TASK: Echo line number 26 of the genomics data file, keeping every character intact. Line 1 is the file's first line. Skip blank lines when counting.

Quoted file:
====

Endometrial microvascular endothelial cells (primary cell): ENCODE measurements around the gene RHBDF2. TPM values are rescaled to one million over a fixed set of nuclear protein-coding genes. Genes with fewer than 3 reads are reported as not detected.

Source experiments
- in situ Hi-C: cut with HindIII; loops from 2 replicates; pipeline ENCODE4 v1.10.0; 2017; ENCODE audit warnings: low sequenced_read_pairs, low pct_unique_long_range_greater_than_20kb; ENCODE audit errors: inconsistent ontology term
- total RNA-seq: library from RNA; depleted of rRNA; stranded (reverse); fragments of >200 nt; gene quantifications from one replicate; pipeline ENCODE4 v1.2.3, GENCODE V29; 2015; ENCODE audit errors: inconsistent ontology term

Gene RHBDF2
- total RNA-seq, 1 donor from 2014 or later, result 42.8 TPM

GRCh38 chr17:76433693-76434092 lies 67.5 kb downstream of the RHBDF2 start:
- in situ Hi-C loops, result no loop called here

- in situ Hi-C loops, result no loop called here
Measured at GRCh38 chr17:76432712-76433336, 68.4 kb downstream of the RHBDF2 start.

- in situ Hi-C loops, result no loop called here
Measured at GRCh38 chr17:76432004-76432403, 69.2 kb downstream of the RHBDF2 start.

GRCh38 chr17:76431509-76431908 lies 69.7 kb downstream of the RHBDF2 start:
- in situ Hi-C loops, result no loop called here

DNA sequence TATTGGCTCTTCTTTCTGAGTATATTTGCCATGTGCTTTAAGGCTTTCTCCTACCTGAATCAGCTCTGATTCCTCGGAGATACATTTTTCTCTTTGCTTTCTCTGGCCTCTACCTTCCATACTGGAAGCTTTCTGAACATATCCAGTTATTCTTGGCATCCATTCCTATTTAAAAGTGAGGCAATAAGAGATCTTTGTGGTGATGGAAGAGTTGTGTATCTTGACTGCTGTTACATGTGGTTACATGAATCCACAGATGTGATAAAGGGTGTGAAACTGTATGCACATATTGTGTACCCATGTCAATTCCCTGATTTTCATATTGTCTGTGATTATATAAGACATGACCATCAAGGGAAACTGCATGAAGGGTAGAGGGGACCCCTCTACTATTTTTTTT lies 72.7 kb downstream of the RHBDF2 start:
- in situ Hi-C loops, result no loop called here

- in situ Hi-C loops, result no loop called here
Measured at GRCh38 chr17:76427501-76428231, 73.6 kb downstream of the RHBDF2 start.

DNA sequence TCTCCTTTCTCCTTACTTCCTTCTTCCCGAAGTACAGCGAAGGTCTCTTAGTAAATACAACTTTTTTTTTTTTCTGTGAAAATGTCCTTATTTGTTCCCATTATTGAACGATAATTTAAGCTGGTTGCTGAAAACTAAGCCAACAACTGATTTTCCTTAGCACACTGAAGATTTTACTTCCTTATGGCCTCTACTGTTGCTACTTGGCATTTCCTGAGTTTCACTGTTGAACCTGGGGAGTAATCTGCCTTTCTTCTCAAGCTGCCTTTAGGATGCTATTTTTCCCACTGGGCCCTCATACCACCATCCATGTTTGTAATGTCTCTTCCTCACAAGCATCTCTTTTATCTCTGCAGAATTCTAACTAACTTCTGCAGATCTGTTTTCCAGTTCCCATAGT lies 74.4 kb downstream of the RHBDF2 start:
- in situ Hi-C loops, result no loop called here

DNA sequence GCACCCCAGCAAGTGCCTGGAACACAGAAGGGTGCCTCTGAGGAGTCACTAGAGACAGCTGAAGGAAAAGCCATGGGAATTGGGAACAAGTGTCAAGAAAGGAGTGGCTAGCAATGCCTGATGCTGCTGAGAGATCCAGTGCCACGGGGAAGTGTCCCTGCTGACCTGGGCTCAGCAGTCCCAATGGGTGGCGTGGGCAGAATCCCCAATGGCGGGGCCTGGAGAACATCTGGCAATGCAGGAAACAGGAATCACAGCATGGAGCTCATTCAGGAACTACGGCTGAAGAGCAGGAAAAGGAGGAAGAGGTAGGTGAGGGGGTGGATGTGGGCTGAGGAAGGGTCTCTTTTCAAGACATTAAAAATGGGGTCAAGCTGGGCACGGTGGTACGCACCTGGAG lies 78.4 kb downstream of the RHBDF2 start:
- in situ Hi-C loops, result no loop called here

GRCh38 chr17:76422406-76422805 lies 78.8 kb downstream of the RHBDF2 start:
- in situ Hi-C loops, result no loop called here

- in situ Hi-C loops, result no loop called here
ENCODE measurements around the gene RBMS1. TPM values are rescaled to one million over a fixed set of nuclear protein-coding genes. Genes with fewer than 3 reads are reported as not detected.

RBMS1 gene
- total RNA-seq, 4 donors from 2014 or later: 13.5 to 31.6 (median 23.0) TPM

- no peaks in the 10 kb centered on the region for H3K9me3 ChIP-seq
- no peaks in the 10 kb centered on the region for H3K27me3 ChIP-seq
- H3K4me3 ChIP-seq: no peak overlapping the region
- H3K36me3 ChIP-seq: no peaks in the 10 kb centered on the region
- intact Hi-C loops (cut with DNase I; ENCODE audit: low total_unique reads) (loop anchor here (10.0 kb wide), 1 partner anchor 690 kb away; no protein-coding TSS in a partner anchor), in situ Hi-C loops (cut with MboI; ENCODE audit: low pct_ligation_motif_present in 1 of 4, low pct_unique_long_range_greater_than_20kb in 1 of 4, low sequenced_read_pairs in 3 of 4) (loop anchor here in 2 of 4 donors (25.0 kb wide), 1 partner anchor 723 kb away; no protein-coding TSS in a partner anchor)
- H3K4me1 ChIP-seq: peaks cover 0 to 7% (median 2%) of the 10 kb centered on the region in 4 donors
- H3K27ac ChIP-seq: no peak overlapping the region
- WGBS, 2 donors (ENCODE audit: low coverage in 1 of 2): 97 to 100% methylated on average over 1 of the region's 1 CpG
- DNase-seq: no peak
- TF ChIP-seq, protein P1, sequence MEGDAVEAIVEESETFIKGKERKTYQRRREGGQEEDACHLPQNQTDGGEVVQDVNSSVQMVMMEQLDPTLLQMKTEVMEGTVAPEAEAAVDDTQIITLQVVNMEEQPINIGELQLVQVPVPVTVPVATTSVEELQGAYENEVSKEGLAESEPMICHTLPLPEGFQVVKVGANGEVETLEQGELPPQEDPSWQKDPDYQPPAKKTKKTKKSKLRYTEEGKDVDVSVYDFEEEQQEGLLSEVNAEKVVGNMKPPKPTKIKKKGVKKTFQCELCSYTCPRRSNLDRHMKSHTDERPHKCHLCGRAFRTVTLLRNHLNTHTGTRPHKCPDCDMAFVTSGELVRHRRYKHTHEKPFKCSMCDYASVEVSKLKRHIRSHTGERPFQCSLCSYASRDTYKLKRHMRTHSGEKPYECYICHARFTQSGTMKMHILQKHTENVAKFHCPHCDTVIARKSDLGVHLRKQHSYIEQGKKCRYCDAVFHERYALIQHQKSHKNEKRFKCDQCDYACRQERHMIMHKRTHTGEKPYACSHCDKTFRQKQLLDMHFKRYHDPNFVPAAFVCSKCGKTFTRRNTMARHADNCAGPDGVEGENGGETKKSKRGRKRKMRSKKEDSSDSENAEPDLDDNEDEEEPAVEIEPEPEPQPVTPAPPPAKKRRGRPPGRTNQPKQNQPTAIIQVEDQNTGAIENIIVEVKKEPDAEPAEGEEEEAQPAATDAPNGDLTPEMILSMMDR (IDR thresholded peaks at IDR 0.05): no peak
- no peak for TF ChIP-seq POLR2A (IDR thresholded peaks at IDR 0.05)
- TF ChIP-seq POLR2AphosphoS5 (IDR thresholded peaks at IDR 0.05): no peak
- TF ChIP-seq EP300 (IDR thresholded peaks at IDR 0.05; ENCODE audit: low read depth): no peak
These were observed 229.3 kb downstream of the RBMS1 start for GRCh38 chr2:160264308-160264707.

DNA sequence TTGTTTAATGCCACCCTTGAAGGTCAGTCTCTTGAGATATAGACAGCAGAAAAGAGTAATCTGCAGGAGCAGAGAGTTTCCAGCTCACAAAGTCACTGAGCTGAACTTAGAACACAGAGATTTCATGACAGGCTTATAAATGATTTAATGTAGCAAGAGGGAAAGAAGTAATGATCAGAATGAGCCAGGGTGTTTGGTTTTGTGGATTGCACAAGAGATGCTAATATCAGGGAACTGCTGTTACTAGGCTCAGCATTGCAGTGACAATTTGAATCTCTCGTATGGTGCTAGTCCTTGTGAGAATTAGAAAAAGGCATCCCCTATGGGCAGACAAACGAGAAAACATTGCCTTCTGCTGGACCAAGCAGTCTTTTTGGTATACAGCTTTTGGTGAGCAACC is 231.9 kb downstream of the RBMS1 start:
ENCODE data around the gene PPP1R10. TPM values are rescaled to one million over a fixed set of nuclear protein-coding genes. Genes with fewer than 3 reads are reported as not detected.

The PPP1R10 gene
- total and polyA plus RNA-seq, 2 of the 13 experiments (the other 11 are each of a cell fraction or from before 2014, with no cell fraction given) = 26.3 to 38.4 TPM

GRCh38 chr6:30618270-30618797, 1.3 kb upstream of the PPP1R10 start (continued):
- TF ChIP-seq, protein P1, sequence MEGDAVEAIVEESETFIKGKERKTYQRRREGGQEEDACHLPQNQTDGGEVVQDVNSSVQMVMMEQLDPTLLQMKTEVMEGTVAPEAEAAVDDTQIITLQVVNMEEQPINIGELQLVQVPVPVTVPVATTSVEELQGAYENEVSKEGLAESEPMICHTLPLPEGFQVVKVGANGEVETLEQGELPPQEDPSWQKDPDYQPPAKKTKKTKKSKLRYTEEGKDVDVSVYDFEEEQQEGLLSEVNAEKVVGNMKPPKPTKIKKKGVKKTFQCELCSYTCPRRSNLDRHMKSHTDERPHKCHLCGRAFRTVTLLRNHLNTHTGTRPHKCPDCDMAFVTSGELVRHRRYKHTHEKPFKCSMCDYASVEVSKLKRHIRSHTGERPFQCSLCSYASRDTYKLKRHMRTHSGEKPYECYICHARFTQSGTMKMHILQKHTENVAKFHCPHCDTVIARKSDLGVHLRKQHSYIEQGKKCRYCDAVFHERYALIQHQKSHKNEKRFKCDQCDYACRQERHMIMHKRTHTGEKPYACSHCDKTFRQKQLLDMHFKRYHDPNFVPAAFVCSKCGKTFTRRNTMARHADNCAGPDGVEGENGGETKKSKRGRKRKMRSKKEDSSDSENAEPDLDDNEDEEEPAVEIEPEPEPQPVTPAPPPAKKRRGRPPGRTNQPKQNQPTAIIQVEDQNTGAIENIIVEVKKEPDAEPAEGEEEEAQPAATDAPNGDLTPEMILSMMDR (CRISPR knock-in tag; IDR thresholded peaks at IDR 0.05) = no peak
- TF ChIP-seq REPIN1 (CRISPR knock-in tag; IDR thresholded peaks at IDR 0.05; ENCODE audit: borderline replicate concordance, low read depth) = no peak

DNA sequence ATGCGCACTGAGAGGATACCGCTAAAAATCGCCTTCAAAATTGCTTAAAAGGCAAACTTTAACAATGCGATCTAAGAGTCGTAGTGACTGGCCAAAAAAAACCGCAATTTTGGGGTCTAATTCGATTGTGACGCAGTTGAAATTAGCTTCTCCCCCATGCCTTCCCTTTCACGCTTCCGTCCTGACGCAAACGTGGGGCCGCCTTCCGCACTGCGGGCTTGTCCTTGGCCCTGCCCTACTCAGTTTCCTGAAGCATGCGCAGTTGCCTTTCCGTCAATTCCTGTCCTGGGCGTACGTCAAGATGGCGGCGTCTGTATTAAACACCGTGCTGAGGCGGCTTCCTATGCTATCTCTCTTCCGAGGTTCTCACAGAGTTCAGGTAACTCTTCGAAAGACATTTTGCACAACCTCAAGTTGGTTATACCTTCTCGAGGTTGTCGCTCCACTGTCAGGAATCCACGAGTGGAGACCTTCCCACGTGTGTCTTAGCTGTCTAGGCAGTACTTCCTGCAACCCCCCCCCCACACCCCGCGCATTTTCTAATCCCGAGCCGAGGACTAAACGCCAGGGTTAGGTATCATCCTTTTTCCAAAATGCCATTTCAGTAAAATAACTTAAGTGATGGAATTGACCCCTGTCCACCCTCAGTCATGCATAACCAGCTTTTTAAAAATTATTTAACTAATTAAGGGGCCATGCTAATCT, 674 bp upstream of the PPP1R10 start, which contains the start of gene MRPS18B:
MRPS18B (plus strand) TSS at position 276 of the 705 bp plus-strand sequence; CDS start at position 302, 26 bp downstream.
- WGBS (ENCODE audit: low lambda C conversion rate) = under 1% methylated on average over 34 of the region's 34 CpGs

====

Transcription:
ENCODE measurements around the gene RBMS1. TPM values are rescaled to one million over a fixed set of nuclear protein-coding genes. Genes with fewer than 3 reads are reported as not detected.